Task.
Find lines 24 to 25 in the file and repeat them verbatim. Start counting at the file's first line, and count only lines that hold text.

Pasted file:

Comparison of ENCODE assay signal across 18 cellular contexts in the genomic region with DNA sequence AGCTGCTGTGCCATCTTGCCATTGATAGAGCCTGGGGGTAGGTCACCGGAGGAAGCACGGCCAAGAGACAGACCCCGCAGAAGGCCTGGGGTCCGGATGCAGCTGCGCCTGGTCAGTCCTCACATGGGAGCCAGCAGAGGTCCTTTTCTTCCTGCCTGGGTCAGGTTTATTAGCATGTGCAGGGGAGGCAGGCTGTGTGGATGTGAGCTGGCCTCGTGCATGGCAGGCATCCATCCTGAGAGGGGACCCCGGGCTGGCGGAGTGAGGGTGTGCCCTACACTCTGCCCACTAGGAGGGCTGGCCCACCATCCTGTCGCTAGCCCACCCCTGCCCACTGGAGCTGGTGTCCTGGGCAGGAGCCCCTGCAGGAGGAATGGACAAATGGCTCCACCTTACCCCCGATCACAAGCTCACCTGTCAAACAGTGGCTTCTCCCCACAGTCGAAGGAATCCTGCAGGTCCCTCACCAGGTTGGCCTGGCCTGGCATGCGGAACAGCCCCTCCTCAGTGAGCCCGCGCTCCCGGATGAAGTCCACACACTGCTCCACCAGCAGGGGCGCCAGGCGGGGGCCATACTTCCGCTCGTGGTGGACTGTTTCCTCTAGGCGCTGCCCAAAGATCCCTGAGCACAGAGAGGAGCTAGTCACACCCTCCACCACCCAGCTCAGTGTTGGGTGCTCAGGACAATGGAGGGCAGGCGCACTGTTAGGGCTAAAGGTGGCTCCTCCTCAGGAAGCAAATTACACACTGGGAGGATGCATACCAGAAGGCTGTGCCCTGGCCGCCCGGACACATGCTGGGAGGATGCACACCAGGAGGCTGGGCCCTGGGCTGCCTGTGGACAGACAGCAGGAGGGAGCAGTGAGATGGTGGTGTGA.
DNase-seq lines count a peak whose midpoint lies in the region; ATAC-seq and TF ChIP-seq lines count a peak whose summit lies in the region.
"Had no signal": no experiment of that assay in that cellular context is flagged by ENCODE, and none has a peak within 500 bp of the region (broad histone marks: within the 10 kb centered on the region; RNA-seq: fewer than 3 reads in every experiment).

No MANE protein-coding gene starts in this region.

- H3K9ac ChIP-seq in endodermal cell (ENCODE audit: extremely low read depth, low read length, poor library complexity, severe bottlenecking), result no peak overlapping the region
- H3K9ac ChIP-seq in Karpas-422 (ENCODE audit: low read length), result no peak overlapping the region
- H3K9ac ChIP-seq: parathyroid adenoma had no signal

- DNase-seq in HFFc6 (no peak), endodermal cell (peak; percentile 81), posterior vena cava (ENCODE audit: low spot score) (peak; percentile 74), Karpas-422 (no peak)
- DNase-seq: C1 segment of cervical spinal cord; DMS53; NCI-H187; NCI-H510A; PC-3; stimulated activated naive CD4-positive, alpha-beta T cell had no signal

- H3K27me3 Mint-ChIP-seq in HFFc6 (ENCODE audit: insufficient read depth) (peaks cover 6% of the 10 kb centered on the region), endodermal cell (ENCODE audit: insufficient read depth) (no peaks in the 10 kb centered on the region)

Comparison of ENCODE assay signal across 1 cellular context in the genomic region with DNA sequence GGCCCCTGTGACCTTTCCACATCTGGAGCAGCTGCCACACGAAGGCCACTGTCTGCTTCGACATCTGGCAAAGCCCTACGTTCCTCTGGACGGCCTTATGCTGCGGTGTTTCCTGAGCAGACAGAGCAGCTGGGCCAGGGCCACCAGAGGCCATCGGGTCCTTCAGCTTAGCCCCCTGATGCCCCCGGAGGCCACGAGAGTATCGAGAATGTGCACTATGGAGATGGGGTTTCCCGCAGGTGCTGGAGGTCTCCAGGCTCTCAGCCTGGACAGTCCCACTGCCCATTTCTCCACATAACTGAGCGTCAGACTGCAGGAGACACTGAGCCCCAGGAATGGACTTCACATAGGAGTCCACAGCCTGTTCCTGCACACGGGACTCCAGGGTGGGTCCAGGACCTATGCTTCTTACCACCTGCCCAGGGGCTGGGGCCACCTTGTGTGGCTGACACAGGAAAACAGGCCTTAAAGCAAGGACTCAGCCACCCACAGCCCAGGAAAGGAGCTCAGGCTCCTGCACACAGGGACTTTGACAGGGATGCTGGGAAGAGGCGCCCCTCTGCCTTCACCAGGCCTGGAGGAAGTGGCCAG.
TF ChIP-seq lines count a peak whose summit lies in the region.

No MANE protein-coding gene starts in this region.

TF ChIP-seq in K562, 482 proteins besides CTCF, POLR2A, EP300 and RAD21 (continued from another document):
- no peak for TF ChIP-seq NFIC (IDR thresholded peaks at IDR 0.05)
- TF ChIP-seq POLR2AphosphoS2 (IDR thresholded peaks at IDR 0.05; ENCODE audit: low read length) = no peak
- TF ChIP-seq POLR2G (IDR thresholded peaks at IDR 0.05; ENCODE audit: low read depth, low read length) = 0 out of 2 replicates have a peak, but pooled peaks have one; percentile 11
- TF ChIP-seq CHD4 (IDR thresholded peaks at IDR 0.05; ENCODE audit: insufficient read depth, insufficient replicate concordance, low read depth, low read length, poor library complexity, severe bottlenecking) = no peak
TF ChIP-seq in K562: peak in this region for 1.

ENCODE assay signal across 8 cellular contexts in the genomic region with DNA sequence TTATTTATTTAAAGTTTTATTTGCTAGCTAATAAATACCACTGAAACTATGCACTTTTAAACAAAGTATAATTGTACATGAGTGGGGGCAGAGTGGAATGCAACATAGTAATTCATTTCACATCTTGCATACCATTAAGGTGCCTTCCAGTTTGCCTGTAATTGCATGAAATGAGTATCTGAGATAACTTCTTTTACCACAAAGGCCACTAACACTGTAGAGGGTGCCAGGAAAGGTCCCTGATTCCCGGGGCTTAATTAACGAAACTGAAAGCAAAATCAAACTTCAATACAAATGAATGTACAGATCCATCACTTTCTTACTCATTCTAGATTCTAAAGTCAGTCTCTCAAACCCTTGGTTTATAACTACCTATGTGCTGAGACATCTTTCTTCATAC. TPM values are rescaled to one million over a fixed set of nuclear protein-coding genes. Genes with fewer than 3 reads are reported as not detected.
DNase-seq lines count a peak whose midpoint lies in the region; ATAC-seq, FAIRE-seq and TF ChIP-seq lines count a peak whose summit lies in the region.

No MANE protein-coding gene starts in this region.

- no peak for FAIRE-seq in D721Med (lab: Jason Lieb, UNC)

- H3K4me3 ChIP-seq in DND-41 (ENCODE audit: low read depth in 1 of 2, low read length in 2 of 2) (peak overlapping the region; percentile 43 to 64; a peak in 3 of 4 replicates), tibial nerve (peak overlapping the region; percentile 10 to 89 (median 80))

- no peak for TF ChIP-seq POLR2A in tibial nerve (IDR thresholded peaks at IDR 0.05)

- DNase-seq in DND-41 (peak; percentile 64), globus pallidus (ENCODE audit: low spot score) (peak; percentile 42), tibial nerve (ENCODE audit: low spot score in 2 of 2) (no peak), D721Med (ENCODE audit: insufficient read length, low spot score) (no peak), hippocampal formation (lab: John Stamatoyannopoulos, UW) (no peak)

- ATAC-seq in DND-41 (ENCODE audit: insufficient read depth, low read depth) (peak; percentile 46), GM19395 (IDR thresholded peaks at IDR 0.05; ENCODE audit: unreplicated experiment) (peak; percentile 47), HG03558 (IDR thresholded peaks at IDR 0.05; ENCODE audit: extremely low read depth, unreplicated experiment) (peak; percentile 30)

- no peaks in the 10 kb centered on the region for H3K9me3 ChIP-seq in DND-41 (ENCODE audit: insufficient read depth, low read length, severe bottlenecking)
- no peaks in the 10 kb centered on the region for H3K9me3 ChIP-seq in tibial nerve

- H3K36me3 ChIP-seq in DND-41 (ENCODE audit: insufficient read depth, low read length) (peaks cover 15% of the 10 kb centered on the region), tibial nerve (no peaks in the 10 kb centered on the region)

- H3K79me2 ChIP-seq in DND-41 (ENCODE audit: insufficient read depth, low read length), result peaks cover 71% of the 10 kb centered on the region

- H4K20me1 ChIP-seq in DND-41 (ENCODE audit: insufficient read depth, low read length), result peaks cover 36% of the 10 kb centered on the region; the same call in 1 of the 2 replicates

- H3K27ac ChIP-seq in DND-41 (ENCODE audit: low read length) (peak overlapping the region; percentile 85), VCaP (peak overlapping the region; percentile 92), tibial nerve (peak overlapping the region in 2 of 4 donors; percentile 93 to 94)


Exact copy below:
- H3K4me3 ChIP-seq in DND-41 (ENCODE audit: low read depth in 1 of 2, low read length in 2 of 2) (peak overlapping the region; percentile 43 to 64; a peak in 3 of 4 replicates), tibial nerve (peak overlapping the region; percentile 10 to 89 (median 80))

- no peak for TF ChIP-seq POLR2A in tibial nerve (IDR thresholded peaks at IDR 0.05)